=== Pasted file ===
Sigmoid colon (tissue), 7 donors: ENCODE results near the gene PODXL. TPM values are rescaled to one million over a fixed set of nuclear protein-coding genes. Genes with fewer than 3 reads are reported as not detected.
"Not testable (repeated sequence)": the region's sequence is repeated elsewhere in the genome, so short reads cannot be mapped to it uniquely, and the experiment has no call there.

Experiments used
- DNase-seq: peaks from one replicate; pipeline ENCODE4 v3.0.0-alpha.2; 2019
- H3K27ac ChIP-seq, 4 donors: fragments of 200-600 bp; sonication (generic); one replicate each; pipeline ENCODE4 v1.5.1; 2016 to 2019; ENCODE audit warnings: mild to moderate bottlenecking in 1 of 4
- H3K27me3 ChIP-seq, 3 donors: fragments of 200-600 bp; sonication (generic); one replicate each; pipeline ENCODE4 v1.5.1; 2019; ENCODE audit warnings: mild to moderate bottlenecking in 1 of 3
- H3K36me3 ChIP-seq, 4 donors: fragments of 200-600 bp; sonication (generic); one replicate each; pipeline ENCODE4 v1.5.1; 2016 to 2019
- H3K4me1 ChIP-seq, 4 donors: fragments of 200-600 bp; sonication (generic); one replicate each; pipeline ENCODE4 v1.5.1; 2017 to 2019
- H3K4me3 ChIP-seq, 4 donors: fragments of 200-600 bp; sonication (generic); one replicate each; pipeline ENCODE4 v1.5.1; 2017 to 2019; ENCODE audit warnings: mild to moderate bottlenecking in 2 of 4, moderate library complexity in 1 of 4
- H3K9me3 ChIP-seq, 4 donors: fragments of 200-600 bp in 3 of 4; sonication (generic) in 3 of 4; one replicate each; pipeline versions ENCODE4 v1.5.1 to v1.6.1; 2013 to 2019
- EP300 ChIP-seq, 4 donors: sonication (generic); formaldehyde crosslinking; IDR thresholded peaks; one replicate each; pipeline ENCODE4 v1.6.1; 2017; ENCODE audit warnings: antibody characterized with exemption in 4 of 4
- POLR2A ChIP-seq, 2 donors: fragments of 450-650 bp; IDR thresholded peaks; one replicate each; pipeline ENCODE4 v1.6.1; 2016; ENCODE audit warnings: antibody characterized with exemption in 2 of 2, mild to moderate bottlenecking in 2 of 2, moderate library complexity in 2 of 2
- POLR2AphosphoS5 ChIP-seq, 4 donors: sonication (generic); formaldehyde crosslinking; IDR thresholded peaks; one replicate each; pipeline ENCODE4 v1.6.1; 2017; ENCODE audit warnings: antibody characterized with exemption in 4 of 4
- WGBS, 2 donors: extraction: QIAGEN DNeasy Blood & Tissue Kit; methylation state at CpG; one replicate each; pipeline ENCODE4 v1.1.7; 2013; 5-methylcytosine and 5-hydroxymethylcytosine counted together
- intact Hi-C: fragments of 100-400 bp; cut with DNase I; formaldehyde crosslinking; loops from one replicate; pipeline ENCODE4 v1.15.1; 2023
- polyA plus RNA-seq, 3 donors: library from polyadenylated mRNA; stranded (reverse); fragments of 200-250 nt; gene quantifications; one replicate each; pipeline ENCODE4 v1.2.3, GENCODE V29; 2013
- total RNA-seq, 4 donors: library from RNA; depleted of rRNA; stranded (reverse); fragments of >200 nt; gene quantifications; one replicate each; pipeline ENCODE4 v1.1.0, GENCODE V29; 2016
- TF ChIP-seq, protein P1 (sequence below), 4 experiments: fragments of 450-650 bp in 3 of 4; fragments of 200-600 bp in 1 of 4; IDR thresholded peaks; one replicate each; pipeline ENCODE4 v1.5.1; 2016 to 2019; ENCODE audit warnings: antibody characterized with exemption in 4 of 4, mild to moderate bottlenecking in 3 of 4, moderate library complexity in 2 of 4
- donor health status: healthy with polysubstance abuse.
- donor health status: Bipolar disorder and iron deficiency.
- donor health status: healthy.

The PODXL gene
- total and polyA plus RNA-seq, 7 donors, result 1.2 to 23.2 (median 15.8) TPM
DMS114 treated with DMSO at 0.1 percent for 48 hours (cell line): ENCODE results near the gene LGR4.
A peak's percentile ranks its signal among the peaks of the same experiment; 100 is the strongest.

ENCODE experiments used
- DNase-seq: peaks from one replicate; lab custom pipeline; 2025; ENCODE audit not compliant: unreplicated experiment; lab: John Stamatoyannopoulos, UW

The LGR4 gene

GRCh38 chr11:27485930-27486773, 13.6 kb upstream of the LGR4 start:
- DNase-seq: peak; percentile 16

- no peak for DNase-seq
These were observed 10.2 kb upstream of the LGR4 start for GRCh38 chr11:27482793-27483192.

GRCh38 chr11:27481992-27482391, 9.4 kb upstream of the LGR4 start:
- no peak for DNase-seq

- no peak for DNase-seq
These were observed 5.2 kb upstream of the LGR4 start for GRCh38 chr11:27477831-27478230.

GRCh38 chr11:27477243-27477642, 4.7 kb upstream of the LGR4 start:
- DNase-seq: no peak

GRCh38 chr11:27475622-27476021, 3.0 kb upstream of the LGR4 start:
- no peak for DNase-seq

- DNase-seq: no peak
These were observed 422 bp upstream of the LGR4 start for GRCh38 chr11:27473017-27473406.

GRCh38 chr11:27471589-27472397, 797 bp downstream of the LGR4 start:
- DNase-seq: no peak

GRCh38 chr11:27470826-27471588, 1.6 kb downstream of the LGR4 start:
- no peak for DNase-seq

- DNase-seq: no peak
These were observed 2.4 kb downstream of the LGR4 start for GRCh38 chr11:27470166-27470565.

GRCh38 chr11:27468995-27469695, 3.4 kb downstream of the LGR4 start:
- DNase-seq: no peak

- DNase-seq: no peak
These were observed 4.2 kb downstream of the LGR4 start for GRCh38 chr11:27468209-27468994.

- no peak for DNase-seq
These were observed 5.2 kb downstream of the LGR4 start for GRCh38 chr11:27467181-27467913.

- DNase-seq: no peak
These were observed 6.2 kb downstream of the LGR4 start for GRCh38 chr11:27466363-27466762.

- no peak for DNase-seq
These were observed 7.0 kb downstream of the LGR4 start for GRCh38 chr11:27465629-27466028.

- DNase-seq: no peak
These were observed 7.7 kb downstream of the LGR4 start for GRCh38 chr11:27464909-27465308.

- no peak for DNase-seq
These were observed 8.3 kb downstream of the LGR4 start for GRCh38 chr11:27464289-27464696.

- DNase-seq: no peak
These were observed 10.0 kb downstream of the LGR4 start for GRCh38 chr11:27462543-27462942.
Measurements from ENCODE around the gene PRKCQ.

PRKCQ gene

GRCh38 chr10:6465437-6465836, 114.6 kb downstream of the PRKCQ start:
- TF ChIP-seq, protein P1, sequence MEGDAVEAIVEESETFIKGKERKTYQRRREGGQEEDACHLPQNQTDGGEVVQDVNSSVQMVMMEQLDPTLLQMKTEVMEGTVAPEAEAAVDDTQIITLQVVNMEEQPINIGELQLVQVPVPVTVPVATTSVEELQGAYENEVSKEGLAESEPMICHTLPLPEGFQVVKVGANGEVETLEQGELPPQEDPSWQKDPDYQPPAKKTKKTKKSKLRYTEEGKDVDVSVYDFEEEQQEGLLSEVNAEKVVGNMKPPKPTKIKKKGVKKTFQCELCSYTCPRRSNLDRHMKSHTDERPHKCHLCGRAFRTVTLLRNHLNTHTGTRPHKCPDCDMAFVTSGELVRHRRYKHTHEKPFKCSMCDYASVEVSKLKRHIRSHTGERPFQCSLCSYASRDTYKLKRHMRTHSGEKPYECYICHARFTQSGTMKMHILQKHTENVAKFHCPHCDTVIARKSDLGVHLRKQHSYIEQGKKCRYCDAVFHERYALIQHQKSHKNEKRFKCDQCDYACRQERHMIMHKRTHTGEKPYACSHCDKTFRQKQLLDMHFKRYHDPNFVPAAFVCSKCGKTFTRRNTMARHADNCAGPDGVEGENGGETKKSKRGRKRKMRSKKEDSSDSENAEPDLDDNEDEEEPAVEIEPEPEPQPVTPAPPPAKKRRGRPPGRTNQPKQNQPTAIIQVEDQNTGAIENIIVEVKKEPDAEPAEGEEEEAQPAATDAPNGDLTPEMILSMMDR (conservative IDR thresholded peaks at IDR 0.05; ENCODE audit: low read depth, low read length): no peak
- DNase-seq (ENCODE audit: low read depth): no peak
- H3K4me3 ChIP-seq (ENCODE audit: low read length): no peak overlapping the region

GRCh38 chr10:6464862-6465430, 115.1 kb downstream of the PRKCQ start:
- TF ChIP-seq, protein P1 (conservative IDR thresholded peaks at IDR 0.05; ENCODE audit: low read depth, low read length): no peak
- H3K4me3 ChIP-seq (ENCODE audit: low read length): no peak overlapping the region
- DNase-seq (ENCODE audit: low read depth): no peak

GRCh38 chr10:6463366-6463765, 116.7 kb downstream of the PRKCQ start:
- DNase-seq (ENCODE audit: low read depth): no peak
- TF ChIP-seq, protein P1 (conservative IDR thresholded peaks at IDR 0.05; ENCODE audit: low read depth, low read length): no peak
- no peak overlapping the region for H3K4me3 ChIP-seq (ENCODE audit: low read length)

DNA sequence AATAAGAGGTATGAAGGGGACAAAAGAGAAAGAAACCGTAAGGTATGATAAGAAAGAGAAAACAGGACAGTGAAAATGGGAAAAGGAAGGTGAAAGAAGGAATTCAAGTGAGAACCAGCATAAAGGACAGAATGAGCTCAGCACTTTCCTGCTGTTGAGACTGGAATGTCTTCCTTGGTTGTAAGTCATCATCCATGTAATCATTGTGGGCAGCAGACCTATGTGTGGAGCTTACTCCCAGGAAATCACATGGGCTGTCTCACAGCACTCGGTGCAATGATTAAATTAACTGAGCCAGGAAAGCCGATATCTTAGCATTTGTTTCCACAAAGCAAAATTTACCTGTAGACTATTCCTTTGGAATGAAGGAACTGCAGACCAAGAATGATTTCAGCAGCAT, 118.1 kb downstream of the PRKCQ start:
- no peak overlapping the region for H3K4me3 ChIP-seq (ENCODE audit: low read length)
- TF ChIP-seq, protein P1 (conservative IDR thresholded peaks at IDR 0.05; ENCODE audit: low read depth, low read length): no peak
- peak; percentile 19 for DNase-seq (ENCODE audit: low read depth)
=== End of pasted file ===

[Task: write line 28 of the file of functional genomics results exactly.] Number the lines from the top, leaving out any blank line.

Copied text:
The LGR4 gene